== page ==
Swiss Gay Fathers Granted Parental Recognition in Landmark Surrogacy Ruling
In a first, a Swiss gay couple have been recognized as the legal parents of a child conceived via an American surrogate mother, despite surrogacy being illegal in Switzerland, reports the U.K.'s Pink News.
The two St. Gallen-based fathers, whose partnership is legally registered in their home country, chose to have their child through the artificial insemination of a donor egg by one partner's sperm. Both were listed as fathers on the U.S. birth certificate, after their California-based surrogate mother delivered the newborn and abdicated parental rights.
But when Swiss law still considered the surrogate mother and her husband the legal parents of the child, the two gay fathers petitioned the Swiss national registry for parental recognition, supported by their own local registry.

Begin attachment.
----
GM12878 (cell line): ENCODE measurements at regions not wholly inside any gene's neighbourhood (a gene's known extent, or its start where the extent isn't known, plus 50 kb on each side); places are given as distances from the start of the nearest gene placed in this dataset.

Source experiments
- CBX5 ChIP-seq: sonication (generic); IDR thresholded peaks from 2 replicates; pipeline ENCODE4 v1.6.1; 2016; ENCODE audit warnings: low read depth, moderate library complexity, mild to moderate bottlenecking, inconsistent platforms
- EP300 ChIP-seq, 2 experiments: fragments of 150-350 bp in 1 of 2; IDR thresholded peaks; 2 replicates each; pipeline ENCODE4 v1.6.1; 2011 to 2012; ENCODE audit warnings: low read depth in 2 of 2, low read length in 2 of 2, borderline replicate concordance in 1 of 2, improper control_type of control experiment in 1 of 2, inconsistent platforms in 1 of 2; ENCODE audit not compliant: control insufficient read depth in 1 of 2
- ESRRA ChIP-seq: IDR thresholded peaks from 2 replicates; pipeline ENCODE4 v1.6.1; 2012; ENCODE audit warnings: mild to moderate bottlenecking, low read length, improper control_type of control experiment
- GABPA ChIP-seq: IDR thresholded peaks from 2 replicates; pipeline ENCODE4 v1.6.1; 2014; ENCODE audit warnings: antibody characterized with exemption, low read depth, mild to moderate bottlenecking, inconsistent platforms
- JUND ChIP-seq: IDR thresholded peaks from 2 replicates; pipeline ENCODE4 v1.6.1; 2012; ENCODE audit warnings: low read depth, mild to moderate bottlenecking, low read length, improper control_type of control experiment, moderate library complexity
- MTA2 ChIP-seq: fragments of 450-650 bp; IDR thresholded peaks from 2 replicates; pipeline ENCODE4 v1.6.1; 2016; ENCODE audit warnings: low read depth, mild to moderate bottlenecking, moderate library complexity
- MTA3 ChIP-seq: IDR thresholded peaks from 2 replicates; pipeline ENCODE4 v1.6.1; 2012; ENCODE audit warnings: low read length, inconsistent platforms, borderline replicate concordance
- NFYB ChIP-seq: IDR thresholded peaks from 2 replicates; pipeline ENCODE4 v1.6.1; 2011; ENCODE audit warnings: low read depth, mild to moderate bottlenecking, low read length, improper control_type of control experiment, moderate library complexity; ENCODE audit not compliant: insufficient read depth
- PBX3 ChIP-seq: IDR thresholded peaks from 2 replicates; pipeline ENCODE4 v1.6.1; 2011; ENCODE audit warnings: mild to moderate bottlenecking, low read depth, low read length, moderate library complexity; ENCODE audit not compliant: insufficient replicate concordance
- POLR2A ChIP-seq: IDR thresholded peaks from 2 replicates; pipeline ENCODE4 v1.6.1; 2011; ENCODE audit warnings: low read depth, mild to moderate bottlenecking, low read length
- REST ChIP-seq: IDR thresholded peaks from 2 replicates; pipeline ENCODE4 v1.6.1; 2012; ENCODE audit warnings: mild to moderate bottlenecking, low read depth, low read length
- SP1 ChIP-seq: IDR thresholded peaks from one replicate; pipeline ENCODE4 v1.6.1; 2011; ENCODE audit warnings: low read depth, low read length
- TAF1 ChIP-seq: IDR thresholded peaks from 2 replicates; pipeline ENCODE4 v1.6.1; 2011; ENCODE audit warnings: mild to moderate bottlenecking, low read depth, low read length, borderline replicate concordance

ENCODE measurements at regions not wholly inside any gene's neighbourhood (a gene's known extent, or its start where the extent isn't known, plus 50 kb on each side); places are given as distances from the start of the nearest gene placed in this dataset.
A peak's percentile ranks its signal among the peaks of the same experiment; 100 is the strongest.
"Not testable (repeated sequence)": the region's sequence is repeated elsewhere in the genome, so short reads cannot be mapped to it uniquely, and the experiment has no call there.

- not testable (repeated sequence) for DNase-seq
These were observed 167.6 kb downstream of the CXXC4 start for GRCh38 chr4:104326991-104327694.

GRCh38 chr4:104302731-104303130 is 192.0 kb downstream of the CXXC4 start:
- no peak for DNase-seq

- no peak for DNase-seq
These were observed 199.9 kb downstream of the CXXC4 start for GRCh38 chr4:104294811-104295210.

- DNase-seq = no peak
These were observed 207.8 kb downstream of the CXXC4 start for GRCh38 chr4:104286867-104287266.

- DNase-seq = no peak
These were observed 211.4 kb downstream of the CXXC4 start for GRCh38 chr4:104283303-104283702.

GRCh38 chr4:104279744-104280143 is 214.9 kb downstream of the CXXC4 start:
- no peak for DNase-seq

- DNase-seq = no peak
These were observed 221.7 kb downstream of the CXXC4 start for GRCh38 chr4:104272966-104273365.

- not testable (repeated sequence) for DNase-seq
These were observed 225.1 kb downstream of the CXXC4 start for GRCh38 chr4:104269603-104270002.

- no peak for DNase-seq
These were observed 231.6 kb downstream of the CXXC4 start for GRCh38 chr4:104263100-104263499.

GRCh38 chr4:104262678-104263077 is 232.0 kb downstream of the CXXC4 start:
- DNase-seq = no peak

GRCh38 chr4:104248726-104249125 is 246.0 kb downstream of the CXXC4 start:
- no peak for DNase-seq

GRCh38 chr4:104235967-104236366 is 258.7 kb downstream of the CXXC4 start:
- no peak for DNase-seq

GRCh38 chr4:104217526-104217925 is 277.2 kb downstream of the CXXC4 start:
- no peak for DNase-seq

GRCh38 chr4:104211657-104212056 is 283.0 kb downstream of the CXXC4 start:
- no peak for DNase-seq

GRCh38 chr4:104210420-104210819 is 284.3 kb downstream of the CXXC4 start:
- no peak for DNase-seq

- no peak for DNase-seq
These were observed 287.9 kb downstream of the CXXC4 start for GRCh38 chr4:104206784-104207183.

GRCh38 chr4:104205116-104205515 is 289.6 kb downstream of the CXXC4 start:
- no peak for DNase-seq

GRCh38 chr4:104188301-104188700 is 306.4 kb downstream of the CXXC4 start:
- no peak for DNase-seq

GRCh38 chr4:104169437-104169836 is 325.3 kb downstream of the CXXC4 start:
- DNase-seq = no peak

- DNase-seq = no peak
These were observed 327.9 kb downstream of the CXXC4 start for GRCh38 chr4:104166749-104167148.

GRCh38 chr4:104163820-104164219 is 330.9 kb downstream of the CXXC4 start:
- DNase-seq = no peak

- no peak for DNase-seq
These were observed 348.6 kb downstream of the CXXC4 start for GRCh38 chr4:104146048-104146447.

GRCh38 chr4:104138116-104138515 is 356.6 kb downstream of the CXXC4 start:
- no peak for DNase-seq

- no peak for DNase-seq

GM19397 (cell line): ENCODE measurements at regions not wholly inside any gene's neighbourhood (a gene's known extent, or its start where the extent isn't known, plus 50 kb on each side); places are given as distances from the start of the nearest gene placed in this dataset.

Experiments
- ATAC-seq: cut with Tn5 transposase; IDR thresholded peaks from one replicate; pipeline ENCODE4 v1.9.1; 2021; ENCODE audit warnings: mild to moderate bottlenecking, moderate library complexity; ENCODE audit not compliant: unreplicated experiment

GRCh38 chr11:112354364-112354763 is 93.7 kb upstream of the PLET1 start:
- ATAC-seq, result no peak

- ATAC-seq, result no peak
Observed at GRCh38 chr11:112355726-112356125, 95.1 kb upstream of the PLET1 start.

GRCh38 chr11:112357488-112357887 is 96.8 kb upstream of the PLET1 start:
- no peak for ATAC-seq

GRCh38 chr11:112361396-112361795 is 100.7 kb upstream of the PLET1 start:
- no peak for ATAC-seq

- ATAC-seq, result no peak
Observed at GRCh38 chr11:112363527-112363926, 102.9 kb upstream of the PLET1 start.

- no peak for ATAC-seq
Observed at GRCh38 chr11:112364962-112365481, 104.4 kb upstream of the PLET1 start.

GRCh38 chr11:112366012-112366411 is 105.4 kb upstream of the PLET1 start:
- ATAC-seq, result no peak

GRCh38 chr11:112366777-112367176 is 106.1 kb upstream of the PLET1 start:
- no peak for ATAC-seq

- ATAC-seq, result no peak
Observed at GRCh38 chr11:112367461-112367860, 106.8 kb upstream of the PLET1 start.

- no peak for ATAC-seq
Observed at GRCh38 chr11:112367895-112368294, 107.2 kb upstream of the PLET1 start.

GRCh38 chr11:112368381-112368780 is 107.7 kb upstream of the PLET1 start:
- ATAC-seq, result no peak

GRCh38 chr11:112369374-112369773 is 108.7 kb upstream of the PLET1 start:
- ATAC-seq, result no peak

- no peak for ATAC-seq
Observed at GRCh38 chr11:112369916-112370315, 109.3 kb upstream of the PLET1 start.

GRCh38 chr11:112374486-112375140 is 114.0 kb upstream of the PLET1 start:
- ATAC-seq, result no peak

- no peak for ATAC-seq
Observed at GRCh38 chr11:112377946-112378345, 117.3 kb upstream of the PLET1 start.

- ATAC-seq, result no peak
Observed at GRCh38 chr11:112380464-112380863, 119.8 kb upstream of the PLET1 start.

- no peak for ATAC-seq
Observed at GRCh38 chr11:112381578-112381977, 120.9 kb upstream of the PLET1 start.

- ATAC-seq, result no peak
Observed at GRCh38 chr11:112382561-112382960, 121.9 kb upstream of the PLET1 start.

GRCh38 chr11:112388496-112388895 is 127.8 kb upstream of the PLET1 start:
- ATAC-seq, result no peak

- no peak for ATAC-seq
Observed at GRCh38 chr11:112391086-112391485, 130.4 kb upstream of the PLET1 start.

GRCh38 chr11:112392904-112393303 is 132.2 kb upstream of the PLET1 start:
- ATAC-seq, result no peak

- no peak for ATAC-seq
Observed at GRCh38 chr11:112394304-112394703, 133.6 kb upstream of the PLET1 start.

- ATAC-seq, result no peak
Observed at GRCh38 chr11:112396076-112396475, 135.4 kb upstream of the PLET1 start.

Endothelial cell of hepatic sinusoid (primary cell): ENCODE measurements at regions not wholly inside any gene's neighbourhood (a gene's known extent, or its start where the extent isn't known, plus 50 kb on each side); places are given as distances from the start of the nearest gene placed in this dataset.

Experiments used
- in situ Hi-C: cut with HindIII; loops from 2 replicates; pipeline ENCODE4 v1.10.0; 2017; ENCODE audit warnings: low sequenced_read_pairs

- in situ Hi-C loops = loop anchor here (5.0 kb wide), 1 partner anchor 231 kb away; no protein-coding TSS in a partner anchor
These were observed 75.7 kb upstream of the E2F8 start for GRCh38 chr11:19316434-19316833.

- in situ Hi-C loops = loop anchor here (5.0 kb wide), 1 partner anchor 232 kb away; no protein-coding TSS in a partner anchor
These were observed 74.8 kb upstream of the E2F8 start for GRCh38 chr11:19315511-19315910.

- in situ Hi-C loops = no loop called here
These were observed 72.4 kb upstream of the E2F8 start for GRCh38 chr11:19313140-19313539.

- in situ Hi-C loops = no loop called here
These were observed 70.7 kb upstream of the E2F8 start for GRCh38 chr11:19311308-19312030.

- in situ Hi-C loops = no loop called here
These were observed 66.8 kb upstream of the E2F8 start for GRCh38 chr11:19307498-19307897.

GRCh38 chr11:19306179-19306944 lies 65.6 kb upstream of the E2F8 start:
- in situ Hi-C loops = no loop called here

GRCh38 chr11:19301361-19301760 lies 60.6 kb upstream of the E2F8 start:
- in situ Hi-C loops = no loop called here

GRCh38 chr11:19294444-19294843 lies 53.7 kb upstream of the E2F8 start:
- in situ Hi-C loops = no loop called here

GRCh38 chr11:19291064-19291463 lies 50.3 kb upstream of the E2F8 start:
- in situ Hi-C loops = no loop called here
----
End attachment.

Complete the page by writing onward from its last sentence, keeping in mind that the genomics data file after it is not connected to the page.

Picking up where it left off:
The Federal Office of Justice (FOJ) appealed the couple's petition, forcing the case to be decided by St. Gallen's administrative court earlier this month.
Last week, the court finally announced their decision to recognize the child's California birth certificate. However, according to Gay Star News, a note about the child's genetic surrogate parentage will remain on the record, in a partial acknowledgement of FOJ's complaint.
The justice department can still appeal the decision to Switzerland's supreme court, but has not yet announced any intention to do so.